delegates to the Constitutional Convention of 1787
gave surprisingly little attention to the
executive branch of government. In contrast
to the protracted debates over the powers of
Congress, the powers of the president were defined
fairly quickly and without much discussion.
This might in part be due to the reluctance of
delegates to offend George Washington, the
presiding officer of the Convention, and the man
all delegates assumed would be the nation's first
president. As a result, one can study
Madison's Notes of Debates without ever reaching a
clear understanding of the scope of the authority
the framers intended to give the executive.
Justice Robert Jackson, commenting on the unclear
Convention record, wrote that it was "almost as
enigmatic as the dreams Joseph was called upon to
interpret for the Pharaoh."
the lack of attention given to the executive,
historian Jack Rakove called the creation of the
presidency the framers' "most creative act."
In Article II of the new Constitution, the framers
offered the world something entirely new: a chief
executive whose power came from the people rather
than heredity or force. The Constitution,
however, provides little hint that the president
would become as powerful as he has in modern
times. The framers obviously assumed that
the legislative branch would be much more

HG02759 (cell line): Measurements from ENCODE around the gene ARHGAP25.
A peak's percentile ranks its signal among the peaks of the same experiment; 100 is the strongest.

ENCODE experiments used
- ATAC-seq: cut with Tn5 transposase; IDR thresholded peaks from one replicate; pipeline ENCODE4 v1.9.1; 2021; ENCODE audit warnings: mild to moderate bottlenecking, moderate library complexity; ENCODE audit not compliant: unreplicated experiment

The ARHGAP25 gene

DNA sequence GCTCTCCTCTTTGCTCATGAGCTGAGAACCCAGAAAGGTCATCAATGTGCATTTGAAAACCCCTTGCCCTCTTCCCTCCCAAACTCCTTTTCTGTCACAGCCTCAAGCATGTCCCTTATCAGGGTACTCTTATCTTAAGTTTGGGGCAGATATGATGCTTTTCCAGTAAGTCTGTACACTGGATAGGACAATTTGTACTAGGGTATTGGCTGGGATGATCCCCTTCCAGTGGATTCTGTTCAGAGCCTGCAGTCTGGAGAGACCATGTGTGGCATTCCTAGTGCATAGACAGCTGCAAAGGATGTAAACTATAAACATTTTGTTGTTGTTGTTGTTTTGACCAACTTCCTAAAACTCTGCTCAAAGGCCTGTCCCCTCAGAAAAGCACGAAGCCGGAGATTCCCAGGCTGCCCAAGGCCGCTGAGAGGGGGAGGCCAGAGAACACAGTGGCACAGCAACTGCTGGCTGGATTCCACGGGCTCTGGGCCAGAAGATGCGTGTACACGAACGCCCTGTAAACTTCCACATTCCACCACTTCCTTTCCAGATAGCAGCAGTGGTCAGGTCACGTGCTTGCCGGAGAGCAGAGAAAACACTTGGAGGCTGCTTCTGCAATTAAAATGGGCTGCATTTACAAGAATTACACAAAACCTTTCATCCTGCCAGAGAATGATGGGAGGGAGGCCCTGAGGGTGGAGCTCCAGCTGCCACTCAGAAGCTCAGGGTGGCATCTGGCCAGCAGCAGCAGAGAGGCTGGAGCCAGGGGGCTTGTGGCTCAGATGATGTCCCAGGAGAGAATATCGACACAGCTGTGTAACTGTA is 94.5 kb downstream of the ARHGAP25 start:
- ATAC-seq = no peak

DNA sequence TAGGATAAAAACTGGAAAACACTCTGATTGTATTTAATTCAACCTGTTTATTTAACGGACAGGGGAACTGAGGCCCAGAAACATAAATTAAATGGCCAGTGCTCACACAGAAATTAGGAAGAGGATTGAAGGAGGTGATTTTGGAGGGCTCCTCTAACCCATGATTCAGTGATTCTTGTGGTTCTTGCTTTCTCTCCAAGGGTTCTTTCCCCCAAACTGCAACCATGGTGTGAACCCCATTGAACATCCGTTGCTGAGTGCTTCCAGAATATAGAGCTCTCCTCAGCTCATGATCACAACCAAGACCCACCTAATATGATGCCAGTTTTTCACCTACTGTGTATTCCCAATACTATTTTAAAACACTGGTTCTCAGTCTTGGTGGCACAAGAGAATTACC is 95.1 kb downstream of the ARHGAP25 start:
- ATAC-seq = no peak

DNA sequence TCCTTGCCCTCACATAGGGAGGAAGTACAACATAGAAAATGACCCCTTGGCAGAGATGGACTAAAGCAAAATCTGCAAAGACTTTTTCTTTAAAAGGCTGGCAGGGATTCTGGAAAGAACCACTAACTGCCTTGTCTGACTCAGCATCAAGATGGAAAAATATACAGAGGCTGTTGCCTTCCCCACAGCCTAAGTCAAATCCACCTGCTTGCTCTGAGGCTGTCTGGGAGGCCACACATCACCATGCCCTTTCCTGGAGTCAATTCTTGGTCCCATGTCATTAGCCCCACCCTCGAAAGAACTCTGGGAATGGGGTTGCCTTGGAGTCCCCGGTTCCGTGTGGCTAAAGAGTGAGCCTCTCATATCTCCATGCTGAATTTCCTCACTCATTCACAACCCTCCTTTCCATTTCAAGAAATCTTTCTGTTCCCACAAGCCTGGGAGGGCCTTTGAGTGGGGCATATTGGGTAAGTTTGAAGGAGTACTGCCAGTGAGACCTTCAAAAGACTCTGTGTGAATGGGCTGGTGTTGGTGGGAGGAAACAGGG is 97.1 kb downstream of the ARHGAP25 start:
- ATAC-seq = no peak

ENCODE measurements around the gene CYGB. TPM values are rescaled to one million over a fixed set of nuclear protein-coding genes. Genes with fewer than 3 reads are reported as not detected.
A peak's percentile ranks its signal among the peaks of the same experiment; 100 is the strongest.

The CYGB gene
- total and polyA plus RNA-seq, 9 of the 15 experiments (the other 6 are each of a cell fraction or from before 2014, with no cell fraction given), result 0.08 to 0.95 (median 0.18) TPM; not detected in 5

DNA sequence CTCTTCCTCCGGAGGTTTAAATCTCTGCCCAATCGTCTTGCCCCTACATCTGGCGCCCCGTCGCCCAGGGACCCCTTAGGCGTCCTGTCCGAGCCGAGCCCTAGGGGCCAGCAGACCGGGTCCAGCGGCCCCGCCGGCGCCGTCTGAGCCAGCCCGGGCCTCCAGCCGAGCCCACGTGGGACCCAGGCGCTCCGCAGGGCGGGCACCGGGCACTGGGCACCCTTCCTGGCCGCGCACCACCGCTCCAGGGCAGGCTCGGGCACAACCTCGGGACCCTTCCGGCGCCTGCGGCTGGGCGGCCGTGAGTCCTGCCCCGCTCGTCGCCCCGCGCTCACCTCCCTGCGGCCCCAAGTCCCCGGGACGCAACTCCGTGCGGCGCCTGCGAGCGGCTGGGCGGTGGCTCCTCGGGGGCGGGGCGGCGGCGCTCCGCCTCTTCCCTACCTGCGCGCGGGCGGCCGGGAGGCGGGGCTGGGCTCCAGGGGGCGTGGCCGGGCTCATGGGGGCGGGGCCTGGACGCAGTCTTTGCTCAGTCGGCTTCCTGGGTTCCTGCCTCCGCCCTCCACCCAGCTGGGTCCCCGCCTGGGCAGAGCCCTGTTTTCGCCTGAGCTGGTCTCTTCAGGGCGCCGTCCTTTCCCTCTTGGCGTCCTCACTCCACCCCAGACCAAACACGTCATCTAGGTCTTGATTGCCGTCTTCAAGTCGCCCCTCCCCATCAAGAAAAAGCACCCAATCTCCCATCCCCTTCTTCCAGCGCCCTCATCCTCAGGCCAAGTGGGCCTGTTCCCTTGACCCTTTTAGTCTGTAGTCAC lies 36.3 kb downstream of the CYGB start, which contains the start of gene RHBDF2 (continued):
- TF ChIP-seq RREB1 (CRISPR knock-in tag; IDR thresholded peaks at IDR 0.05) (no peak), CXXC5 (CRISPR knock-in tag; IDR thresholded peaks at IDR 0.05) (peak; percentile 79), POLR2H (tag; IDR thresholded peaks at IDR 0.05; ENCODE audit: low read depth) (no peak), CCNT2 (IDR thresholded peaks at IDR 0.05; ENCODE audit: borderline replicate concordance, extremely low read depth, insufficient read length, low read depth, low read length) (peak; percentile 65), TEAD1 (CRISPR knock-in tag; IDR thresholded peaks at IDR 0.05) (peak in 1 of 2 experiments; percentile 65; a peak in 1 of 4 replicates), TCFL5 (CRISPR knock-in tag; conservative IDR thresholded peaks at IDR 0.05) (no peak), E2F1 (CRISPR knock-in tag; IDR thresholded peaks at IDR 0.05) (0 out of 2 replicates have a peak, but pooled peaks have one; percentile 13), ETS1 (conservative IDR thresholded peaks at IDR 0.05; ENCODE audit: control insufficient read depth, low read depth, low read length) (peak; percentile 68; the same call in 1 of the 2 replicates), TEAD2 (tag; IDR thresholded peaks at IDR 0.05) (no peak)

influential. Madison wrote that it would
"rarely if ever happen that the excecutive
constituted as ours is proposed to be would have
firmness enough to resist the legislature."
Among the delegates, only Alexander Hamilton
strongly advocated an executive with the power to
match the monarchs of Europe.
the nation's long history, with only short
interruptions, power has flowed increasingly to
the Executive Branch. The reasons for this
are numerous, but include the successful exercise
of power by ambitious presidents from Lincoln to
the two Roosevelts, the growth of the
administrative state in the 20th century, and the
realization that Congress is ill-suited compared
to the President to make timely responses to
national security threats.
Youngstown Sheet & Tube Co. v Sawyer (1952)
New York Times Co. v. United States (1971)
Dames & Moore v Regan (1981)
Medelln v Texas (2008)
Zivotofsky v Kerry (2015)